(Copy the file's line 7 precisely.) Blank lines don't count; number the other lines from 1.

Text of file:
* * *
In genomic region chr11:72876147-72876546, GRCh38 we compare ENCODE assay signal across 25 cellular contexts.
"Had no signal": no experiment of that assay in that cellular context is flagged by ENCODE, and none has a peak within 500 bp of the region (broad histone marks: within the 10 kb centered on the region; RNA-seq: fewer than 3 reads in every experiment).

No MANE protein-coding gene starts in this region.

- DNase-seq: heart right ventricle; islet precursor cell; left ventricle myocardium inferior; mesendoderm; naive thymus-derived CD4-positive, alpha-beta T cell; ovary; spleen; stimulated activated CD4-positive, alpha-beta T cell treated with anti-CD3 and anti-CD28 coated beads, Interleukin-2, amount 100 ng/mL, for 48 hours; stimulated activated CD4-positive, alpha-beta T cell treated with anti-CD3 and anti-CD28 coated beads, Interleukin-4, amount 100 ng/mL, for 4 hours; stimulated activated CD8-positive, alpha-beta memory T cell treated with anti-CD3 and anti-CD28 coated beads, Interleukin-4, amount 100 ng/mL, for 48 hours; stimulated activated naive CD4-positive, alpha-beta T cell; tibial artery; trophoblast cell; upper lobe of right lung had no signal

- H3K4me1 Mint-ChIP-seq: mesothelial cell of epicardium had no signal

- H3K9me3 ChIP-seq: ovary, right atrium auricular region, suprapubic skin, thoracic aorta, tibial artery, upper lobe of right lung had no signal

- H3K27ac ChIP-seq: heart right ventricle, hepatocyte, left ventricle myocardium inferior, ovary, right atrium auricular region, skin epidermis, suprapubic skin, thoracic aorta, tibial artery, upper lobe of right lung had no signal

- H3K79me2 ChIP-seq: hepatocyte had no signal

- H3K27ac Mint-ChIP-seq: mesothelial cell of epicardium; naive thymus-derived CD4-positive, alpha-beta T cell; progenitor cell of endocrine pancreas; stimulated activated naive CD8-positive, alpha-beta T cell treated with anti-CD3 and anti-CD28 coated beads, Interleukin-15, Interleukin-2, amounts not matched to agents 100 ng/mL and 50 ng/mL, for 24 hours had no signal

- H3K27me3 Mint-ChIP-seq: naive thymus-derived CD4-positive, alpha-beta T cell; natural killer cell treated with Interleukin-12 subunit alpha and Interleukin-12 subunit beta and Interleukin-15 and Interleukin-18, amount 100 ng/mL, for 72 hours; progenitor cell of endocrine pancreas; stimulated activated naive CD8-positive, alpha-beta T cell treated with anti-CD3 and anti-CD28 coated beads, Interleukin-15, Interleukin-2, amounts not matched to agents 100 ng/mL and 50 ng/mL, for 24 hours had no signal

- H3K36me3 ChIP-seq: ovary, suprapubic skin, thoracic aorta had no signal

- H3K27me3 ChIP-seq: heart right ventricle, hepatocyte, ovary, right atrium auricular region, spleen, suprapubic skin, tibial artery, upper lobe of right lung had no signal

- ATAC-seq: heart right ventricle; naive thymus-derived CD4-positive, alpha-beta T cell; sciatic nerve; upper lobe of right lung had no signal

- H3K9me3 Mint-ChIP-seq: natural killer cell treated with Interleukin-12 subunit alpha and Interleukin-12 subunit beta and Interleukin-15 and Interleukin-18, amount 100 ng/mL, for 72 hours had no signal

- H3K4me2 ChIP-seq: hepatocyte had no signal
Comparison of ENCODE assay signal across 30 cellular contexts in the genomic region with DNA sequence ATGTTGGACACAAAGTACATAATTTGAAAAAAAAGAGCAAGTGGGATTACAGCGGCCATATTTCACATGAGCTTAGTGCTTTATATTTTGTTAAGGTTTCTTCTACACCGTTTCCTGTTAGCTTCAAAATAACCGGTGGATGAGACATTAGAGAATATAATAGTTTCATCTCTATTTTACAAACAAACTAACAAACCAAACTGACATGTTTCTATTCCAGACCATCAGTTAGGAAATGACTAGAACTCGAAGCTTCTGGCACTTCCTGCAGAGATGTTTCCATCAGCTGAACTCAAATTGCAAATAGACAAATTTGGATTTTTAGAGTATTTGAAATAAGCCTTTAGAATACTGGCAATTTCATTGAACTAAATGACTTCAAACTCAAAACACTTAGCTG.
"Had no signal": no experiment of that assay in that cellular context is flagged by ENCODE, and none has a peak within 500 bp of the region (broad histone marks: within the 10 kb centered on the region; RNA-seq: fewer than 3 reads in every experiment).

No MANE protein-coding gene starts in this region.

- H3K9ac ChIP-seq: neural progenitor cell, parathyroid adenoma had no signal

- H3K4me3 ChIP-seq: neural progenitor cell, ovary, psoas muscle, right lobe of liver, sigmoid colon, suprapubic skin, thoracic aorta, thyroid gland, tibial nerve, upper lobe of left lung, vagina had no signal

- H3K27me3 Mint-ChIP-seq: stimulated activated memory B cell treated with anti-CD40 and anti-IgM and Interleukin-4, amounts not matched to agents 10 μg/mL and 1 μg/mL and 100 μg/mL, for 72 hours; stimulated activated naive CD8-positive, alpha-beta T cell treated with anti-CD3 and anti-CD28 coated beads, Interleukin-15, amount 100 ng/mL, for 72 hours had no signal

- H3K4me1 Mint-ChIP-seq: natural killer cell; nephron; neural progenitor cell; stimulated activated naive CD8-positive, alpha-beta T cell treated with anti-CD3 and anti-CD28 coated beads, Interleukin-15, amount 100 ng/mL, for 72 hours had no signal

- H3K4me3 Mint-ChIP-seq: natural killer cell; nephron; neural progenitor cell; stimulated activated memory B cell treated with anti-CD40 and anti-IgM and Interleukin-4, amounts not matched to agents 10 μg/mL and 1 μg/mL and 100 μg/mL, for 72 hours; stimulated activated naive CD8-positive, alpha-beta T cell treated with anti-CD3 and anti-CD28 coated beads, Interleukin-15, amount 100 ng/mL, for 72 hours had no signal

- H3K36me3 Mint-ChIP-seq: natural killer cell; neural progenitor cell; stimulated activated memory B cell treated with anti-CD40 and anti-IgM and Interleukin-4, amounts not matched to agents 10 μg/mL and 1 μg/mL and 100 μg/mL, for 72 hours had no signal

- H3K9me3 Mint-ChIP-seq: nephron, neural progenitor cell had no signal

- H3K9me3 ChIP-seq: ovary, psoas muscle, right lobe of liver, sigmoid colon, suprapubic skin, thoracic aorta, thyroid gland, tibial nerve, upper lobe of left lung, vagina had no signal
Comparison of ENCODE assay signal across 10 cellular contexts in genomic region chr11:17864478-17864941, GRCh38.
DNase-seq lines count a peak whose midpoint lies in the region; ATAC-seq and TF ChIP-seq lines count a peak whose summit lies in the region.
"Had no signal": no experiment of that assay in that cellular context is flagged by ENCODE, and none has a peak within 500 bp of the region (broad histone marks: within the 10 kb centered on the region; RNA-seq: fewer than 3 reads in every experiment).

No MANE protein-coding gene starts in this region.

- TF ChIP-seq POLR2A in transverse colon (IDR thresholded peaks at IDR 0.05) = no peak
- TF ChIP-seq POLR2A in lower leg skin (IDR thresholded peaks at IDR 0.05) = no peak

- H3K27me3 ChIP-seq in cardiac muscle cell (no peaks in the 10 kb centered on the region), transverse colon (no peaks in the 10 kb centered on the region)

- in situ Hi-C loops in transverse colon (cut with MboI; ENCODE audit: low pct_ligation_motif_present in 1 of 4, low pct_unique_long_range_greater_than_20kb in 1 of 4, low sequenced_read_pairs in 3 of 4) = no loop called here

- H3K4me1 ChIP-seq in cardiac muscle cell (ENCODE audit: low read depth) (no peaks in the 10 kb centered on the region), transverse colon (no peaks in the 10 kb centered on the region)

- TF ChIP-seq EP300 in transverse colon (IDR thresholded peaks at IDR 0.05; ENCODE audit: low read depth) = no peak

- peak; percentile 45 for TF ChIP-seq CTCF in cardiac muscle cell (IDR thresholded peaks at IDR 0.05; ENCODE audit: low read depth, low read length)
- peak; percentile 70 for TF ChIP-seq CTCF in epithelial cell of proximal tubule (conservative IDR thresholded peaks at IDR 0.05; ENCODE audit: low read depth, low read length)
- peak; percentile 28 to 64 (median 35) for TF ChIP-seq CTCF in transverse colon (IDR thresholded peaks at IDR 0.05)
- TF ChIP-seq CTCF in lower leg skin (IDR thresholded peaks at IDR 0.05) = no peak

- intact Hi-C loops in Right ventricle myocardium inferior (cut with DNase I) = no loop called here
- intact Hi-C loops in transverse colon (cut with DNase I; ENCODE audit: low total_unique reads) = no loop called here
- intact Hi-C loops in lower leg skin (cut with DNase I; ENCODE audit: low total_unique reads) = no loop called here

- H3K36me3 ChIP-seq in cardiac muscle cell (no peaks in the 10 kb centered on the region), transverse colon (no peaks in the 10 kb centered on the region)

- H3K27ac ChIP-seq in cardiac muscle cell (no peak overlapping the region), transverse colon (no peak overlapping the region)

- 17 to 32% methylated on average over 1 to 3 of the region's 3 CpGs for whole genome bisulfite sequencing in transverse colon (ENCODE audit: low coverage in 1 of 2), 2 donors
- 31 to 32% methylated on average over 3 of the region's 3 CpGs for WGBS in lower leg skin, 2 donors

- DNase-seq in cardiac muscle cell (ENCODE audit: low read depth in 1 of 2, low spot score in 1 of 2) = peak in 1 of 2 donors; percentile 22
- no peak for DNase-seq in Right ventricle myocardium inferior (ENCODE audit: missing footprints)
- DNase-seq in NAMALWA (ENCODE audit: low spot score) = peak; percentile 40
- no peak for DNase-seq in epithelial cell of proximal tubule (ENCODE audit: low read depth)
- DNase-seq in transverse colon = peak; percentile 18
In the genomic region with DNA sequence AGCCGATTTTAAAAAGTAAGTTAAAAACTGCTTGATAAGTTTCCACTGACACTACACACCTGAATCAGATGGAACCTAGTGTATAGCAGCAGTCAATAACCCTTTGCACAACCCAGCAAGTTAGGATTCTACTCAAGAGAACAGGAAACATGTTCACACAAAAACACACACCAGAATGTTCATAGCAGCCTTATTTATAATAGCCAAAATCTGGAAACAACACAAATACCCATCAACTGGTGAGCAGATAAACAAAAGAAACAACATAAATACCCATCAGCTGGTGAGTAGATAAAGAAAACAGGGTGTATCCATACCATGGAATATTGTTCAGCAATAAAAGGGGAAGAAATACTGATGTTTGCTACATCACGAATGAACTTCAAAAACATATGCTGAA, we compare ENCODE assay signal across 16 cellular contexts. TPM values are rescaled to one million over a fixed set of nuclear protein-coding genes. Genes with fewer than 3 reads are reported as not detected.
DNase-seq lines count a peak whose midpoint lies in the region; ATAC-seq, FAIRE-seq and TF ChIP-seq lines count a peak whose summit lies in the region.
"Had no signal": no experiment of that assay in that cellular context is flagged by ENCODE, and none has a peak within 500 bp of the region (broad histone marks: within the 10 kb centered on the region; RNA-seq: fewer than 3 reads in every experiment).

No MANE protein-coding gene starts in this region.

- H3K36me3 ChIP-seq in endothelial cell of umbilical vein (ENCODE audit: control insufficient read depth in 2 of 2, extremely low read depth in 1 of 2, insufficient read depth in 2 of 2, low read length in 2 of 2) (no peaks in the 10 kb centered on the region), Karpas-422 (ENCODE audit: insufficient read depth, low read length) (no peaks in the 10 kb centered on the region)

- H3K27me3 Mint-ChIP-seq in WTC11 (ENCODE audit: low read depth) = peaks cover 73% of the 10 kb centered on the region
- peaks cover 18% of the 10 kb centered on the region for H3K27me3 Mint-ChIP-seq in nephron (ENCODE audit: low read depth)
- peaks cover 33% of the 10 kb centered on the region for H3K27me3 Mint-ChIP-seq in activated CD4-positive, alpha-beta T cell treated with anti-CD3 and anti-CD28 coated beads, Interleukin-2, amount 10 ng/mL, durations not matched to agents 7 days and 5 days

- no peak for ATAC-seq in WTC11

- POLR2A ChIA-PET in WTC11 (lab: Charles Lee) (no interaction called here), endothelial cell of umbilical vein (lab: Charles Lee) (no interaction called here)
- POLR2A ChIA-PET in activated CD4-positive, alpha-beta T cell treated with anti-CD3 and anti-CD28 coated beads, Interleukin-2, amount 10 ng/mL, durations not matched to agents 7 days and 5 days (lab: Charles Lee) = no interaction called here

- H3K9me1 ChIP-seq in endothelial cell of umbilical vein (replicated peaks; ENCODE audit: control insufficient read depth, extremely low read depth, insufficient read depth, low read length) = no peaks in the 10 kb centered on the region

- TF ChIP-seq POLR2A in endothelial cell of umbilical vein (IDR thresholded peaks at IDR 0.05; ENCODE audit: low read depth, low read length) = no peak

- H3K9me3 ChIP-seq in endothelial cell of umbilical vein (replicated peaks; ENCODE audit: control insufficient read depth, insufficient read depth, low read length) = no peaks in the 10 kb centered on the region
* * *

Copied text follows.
- H3K27ac ChIP-seq: heart right ventricle, hepatocyte, left ventricle myocardium inferior, ovary, right atrium auricular region, skin epidermis, suprapubic skin, thoracic aorta, tibial artery, upper lobe of right lung had no signal